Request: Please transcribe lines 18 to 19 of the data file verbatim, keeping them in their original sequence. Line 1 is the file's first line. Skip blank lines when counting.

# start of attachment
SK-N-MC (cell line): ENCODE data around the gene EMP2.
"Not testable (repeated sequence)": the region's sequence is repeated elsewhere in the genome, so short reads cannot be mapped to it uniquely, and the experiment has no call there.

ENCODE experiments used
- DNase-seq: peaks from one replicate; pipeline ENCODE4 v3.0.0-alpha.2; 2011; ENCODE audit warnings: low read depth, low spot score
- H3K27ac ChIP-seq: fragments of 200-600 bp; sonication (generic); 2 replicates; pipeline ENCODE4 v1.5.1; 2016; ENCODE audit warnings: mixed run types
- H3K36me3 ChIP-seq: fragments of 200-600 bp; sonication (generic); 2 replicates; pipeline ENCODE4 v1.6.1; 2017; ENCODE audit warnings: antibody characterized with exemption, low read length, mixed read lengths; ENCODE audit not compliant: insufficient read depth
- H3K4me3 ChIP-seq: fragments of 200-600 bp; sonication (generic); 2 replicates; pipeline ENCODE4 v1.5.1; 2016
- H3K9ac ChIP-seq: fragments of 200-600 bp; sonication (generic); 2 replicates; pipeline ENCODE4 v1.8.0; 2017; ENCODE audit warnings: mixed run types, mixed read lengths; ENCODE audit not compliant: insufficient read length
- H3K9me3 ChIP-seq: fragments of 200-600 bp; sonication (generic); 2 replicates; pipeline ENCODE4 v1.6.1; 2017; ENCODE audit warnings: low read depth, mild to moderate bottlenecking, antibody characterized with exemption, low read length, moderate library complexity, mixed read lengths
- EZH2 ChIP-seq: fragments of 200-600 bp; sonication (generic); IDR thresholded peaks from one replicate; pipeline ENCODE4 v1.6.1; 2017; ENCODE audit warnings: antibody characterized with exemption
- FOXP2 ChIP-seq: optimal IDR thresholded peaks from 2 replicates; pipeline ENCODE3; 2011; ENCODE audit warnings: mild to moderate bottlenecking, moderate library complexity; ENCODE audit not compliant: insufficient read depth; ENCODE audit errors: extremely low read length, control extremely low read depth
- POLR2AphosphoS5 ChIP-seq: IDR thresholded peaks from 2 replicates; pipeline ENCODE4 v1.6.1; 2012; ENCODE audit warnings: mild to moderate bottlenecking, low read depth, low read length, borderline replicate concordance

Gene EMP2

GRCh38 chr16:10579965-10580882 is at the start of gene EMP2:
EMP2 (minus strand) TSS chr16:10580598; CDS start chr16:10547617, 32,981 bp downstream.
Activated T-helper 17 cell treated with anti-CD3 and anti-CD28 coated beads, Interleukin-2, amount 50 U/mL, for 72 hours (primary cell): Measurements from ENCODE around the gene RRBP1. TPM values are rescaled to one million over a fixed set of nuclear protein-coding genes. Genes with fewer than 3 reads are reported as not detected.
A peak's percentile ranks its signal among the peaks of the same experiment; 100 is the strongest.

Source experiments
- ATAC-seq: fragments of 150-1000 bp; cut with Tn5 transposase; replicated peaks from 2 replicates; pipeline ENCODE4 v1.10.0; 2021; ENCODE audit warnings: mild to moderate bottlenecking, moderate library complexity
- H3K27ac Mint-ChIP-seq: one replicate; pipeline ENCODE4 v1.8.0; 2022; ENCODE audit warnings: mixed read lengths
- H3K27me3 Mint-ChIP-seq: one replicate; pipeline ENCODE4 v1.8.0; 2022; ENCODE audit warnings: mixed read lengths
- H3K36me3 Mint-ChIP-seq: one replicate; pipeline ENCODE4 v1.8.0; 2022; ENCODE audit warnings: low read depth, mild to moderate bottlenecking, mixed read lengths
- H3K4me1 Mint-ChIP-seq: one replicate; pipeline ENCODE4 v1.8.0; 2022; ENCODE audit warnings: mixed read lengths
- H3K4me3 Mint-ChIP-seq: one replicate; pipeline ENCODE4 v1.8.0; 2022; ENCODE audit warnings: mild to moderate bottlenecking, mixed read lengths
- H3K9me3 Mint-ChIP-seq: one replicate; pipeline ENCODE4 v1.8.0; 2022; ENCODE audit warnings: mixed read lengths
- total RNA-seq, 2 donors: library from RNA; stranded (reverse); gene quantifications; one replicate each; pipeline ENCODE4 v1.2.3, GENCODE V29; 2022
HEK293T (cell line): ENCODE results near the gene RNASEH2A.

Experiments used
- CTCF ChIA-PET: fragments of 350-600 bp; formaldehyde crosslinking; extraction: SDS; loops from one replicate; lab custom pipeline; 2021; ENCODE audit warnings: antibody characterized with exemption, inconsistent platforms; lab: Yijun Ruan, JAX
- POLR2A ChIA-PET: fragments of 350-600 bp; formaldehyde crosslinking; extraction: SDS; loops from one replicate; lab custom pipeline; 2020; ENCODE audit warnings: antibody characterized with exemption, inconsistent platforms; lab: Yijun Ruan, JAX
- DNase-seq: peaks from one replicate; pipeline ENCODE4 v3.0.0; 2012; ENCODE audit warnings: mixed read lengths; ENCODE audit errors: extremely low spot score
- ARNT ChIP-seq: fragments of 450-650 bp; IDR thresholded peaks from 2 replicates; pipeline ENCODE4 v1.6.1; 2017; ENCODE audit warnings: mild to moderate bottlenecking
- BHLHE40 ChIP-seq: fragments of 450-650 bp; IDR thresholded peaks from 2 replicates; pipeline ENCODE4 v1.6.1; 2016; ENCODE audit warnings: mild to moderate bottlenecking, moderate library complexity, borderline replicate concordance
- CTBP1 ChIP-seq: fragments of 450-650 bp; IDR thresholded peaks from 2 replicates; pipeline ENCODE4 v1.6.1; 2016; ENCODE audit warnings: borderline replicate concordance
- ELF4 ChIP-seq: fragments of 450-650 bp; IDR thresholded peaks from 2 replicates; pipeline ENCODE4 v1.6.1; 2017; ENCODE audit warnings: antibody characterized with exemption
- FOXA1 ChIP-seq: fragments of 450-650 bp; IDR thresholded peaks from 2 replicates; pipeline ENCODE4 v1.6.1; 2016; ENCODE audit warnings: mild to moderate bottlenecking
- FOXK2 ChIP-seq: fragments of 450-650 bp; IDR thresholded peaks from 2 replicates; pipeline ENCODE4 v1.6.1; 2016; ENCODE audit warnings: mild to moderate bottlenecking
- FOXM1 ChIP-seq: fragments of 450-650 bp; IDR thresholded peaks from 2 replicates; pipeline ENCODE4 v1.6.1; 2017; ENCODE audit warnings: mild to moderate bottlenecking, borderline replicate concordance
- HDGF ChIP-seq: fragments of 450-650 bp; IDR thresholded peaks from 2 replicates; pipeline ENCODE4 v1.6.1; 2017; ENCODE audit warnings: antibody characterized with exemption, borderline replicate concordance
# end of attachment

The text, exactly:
Source experiments
- ATAC-seq: fragments of 150-1000 bp; cut with Tn5 transposase; replicated peaks from 2 replicates; pipeline ENCODE4 v1.10.0; 2021; ENCODE audit warnings: mild to moderate bottlenecking, moderate library complexity